The National Guard has about 2,100 troops working along the U.S.-Mexico border as a caravan of thousands of migrants approach from Central America in a direct challenge to President Donald Trump’s immigration policies.

On Monday, Trump lashed out at the caravan, calling it an “assault on our country” and vowing to send as many additional troops as necessary to the border to stop them, according to USA Today.

The now estimated 7,000 migrants have reached southern Mexico. They are traveling mostly by foot on a route that originated with about 200 initial migrants seeking to escape gang violence in Honduras.

In April, Defense Secretary Jim Mattis authorized that as many as 4,000 troops could be sent to the border pending approval of participating state governors. The memo allowed for the cost of the deployment to be reimbursed through federal funds, but also limited the National Guard’s role, prohibiting guard forces from interacting with any of the migrants or taking on a law enforcement role.

DoD has not received a request from the White House for additional forces beyond the 4,000, a defense official said.

Almost all of the 2,100 Guard forces already dispatched to the border were sent by four states: Texas, California, New Mexico and Arizona; with Texas supplying about 1,000 of the total Guard presence.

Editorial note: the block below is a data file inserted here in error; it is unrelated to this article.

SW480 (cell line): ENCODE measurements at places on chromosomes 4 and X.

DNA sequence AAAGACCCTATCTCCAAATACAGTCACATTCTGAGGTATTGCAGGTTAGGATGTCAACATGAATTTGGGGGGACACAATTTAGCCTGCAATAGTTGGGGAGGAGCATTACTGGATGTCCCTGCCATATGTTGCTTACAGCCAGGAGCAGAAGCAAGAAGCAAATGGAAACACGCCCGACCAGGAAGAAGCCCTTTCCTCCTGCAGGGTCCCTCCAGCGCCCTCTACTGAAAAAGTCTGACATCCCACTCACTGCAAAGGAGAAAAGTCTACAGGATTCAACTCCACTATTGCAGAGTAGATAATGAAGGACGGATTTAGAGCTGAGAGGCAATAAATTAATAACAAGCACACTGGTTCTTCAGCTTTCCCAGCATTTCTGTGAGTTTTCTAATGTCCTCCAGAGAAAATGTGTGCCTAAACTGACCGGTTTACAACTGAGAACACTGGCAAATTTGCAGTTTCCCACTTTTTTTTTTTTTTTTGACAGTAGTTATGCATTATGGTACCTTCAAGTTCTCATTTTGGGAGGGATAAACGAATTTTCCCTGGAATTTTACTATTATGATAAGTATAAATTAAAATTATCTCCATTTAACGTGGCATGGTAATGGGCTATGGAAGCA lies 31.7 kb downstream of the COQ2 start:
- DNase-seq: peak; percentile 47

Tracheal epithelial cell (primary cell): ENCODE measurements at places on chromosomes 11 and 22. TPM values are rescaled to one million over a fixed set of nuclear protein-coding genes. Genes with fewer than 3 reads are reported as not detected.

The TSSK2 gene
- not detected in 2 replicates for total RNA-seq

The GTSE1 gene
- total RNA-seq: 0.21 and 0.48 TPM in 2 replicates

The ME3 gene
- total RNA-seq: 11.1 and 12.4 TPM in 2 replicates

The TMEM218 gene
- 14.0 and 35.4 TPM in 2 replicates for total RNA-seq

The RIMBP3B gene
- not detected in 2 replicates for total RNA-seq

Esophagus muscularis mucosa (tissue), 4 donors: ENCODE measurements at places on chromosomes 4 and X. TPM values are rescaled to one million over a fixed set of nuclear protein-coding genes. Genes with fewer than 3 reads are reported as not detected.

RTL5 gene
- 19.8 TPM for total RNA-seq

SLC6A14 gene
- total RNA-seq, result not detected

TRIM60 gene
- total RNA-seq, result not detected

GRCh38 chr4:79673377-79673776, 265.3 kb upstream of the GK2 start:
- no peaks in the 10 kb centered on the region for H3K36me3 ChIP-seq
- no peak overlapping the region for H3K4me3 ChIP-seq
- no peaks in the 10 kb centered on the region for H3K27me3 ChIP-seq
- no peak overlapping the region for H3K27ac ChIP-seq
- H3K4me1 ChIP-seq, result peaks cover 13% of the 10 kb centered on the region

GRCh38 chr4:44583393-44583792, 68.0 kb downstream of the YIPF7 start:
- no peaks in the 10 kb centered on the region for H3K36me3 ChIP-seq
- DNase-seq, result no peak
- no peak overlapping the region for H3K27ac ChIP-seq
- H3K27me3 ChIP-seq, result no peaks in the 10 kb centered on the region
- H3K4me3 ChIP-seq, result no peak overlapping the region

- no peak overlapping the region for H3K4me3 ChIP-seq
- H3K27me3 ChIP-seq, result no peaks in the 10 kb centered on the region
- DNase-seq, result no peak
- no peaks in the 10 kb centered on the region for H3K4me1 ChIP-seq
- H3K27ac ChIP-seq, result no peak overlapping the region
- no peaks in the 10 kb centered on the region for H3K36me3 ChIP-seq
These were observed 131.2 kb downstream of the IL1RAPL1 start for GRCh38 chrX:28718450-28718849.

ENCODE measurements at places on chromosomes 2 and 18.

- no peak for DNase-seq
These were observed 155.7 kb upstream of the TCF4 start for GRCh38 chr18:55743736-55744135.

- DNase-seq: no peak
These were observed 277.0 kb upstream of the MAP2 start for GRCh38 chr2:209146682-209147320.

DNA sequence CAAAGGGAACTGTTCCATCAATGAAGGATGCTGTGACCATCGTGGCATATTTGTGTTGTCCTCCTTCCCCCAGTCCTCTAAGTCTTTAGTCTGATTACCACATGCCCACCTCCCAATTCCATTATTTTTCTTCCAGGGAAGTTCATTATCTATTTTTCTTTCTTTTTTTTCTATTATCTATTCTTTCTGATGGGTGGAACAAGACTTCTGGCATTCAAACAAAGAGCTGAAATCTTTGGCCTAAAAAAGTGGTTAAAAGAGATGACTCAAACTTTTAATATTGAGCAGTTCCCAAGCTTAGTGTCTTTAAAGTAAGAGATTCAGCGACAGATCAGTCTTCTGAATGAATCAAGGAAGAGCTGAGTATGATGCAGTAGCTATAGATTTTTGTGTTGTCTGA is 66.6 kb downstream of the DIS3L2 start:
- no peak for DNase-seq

The 1,000 Texas Army National Guardsmen dispatched are not armed, said spokesman Maj. Joshua G. Amstutz. The forces are not in law enforcement roles, they are back-filling key roles such as running motor pools, so most Customs and Border Protection Agents can be working the border.

Those support roles include “aerial detection, maintaining and repairing vehicles, and providing logistical support so that the Border Patrol is able to get badges back on the border to enforce the law,” Amstutz said.

Trump has also looked at using the military to help construct a wall between Texas and Mexico. There are already portions of a border wall all along the Texas-Mexico border.

The Pentagon has also said it is looking at ways it could bolster barriers on its training territory, possibly by reinforcing existing barriers along more than 20 miles of military lands along the U.S.-Mexico border at the Barry M. Goldwater Training Range in Arizona.

The Associated Press contributed to this report.

Tara Copp is a Pentagon correspondent for the Associated Press. She was previously Pentagon bureau chief for Sightline Media Group.

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